In the Apodaca case, the charge was assault with a deadly weapon.

The jury was out for 41 minutes.

They rendered a verdict of guilty by a vote of 11-1, and Apodaca was sentenced to 5 years in prison.

In the Cooper case, the charge was burglary in a dwelling.

The jury was out for 51 minutes and rendered a verdict by a vote of 10-2, and Cooper was sentenced to three-and-half years in prison.

Each of the cases was appealed to the Court of Appeals of Oregon which followed the recent decision of the Supreme Court of Oregon which, by a 4-3 vote in state began, held that interpreting Duncan that the rule of unanimity, Historic Rule of Unanimity, was not incorporated by the Sixth Amendment and was not applicable to the states.

The Supreme Court of Oregon denied review in these cases and this Court granted certiorari.

In Williams against Florida, decided last term, this Court held that only those common law requisites of trial by jury that are fundamental in their purpose that are essential to the functioning of a jury as an institution secured by the Sixth Amendment, and the mere fact that a procedure was part of the jury requisites, a common law does not itself satisfy the standard for inclusion in the Sixth Amendment unless there is a showing that that procedure is fundamental.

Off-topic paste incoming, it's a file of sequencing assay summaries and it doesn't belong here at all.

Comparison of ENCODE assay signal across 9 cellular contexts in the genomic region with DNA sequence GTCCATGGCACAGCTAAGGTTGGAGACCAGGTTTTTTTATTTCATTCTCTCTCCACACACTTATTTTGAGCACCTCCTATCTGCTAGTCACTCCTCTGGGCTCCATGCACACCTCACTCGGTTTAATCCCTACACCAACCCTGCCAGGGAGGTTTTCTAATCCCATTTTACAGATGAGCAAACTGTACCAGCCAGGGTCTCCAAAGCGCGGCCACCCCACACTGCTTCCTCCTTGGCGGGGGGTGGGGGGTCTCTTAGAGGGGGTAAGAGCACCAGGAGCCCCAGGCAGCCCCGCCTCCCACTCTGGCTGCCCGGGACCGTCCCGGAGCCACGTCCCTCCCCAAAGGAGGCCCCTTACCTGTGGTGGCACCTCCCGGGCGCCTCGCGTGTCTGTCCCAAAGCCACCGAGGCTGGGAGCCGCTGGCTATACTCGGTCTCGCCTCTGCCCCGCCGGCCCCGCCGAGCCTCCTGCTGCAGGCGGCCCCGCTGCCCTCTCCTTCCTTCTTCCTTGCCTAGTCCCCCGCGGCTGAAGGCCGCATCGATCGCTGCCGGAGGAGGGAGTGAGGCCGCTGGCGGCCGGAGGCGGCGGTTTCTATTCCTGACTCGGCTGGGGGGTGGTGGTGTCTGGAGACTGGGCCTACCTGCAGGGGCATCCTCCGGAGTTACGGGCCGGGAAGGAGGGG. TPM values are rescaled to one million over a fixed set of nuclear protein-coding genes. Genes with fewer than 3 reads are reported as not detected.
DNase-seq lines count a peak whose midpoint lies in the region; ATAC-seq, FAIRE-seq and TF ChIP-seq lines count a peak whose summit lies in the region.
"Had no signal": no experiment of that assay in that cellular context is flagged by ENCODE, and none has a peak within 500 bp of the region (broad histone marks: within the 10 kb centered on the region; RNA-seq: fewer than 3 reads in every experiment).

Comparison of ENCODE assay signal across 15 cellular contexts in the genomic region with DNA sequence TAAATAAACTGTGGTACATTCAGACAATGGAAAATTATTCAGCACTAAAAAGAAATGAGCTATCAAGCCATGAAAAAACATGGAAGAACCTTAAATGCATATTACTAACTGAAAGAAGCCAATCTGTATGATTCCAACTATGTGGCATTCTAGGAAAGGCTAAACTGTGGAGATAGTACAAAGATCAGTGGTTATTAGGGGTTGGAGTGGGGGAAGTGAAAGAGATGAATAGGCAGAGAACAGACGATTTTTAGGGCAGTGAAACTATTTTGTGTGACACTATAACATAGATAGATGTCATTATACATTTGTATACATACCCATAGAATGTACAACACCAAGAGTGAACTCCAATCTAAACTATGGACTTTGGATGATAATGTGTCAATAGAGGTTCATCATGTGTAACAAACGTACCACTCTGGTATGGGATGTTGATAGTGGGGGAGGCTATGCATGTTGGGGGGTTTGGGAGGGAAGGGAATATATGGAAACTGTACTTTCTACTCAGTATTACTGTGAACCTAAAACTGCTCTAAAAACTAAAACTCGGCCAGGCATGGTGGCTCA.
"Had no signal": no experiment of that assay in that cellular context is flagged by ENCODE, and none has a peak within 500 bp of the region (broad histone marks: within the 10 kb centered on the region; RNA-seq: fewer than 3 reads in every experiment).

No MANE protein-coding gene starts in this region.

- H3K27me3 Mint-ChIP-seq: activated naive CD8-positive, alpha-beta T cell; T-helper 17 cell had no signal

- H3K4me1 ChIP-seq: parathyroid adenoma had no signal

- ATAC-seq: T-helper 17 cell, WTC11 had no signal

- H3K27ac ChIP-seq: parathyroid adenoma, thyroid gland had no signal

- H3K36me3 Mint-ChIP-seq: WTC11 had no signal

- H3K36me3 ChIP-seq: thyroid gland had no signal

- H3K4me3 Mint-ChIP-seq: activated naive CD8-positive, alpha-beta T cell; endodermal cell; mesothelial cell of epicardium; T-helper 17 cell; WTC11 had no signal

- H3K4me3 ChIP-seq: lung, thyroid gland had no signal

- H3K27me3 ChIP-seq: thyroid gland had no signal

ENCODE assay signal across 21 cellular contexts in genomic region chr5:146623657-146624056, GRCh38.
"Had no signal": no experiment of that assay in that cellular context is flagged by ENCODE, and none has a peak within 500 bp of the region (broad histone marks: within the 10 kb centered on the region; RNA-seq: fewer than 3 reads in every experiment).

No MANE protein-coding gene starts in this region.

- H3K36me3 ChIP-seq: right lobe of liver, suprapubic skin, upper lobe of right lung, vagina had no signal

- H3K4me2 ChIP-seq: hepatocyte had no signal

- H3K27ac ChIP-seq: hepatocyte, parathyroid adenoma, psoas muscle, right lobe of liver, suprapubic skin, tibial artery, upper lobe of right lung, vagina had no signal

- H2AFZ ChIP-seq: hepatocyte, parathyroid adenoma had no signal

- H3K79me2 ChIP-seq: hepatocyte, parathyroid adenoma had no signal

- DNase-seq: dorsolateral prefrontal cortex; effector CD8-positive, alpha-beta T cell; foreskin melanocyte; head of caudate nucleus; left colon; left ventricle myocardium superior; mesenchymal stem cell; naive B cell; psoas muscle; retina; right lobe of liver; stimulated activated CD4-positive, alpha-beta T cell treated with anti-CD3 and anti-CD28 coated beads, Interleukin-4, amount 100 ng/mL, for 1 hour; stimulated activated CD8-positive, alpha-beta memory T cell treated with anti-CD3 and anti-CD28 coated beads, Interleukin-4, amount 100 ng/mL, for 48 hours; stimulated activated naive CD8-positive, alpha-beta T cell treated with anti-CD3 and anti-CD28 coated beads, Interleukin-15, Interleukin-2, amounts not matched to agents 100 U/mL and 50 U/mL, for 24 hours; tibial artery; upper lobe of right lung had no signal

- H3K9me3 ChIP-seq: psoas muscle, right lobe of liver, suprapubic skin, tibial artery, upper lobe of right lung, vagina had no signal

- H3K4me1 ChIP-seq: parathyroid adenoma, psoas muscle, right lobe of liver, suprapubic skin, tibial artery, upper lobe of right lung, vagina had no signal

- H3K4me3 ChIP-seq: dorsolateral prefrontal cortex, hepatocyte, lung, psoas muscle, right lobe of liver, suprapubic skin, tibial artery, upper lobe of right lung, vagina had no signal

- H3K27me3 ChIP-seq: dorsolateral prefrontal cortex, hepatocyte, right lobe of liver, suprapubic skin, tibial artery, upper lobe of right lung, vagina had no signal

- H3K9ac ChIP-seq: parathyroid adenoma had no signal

Our argument here is plainly within the holding of Williams.

We think that there was, as the Court said in Williams, there was no showing that the number 12 could be shown to have served any special or significant function.

We think there are several reasons, why the requirement of unanimity serves important functions for the jury, and it’s on this basis, we ask the Court, applying to Williams holding to hold that the right of unanimity was incorporated by the Sixth Amendment and is therefore, applicable to the trial of these petitioners.

Warren E. Burger:

Now, when you say “was incorporated from framers,” from the colonies that had less than unanimous verdicts or from the English common law?

Robert B. Sobol:

I’m not making the argument, Mr. Chief Justice, that we automatically have a rule of unanimity because of common law history.

I’m accepting the test articulated by the Court in Williams, and that is that it is not bound by history on this point, that both the common law history and the constitutional history leave the question open.